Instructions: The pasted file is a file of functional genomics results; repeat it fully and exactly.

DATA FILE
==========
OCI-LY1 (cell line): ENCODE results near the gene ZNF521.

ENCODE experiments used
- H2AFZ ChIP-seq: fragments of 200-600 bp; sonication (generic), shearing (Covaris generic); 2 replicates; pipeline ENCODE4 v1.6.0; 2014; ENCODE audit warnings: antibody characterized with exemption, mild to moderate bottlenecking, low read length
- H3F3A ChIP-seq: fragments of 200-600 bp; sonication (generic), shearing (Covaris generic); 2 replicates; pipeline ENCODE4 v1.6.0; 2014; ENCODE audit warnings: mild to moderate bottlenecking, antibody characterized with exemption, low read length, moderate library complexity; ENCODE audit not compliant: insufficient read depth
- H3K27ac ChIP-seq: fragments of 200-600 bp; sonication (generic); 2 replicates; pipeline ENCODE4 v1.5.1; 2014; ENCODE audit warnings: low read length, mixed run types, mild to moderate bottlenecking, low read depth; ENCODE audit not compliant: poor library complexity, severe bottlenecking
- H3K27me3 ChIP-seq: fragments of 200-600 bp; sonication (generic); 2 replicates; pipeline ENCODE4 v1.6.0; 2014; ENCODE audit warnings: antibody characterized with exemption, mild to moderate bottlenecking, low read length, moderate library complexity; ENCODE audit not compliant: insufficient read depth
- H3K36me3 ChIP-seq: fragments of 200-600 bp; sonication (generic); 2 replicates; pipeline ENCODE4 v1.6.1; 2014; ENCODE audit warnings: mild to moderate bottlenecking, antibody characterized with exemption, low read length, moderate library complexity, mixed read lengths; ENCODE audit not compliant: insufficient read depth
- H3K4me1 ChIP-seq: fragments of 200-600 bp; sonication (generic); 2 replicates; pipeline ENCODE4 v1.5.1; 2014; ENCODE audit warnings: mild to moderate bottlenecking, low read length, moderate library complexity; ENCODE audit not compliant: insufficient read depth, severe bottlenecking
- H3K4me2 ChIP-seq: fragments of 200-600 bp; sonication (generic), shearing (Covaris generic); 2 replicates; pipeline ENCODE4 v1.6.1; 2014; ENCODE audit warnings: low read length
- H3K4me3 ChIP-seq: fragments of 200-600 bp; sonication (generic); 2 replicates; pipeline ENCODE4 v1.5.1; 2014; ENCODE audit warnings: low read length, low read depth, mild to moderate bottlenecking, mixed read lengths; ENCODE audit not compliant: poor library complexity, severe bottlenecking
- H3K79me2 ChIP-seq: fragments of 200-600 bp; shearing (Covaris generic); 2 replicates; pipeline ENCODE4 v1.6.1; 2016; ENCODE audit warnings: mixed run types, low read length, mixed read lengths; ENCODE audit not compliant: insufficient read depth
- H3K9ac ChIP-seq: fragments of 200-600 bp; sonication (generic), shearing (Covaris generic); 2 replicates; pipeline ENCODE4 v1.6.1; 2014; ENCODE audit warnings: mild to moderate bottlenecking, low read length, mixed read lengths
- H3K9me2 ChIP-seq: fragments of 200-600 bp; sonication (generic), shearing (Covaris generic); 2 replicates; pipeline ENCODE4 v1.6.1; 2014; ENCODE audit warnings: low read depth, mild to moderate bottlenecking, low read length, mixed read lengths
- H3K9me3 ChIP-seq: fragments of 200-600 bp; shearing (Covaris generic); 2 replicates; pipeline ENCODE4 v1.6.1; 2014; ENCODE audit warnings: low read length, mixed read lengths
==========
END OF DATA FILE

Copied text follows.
OCI-LY1 (cell line): ENCODE results near the gene ZNF521.

ENCODE experiments used
- H2AFZ ChIP-seq: fragments of 200-600 bp; sonication (generic), shearing (Covaris generic); 2 replicates; pipeline ENCODE4 v1.6.0; 2014; ENCODE audit warnings: antibody characterized with exemption, mild to moderate bottlenecking, low read length
- H3F3A ChIP-seq: fragments of 200-600 bp; sonication (generic), shearing (Covaris generic); 2 replicates; pipeline ENCODE4 v1.6.0; 2014; ENCODE audit warnings: mild to moderate bottlenecking, antibody characterized with exemption, low read length, moderate library complexity; ENCODE audit not compliant: insufficient read depth
- H3K27ac ChIP-seq: fragments of 200-600 bp; sonication (generic); 2 replicates; pipeline ENCODE4 v1.5.1; 2014; ENCODE audit warnings: low read length, mixed run types, mild to moderate bottlenecking, low read depth; ENCODE audit not compliant: poor library complexity, severe bottlenecking
- H3K27me3 ChIP-seq: fragments of 200-600 bp; sonication (generic); 2 replicates; pipeline ENCODE4 v1.6.0; 2014; ENCODE audit warnings: antibody characterized with exemption, mild to moderate bottlenecking, low read length, moderate library complexity; ENCODE audit not compliant: insufficient read depth
- H3K36me3 ChIP-seq: fragments of 200-600 bp; sonication (generic); 2 replicates; pipeline ENCODE4 v1.6.1; 2014; ENCODE audit warnings: mild to moderate bottlenecking, antibody characterized with exemption, low read length, moderate library complexity, mixed read lengths; ENCODE audit not compliant: insufficient read depth
- H3K4me1 ChIP-seq: fragments of 200-600 bp; sonication (generic); 2 replicates; pipeline ENCODE4 v1.5.1; 2014; ENCODE audit warnings: mild to moderate bottlenecking, low read length, moderate library complexity; ENCODE audit not compliant: insufficient read depth, severe bottlenecking
- H3K4me2 ChIP-seq: fragments of 200-600 bp; sonication (generic), shearing (Covaris generic); 2 replicates; pipeline ENCODE4 v1.6.1; 2014; ENCODE audit warnings: low read length
- H3K4me3 ChIP-seq: fragments of 200-600 bp; sonication (generic); 2 replicates; pipeline ENCODE4 v1.5.1; 2014; ENCODE audit warnings: low read length, low read depth, mild to moderate bottlenecking, mixed read lengths; ENCODE audit not compliant: poor library complexity, severe bottlenecking
- H3K79me2 ChIP-seq: fragments of 200-600 bp; shearing (Covaris generic); 2 replicates; pipeline ENCODE4 v1.6.1; 2016; ENCODE audit warnings: mixed run types, low read length, mixed read lengths; ENCODE audit not compliant: insufficient read depth
- H3K9ac ChIP-seq: fragments of 200-600 bp; sonication (generic), shearing (Covaris generic); 2 replicates; pipeline ENCODE4 v1.6.1; 2014; ENCODE audit warnings: mild to moderate bottlenecking, low read length, mixed read lengths
- H3K9me2 ChIP-seq: fragments of 200-600 bp; sonication (generic), shearing (Covaris generic); 2 replicates; pipeline ENCODE4 v1.6.1; 2014; ENCODE audit warnings: low read depth, mild to moderate bottlenecking, low read length, mixed read lengths
- H3K9me3 ChIP-seq: fragments of 200-600 bp; shearing (Covaris generic); 2 replicates; pipeline ENCODE4 v1.6.1; 2014; ENCODE audit warnings: low read length, mixed read lengths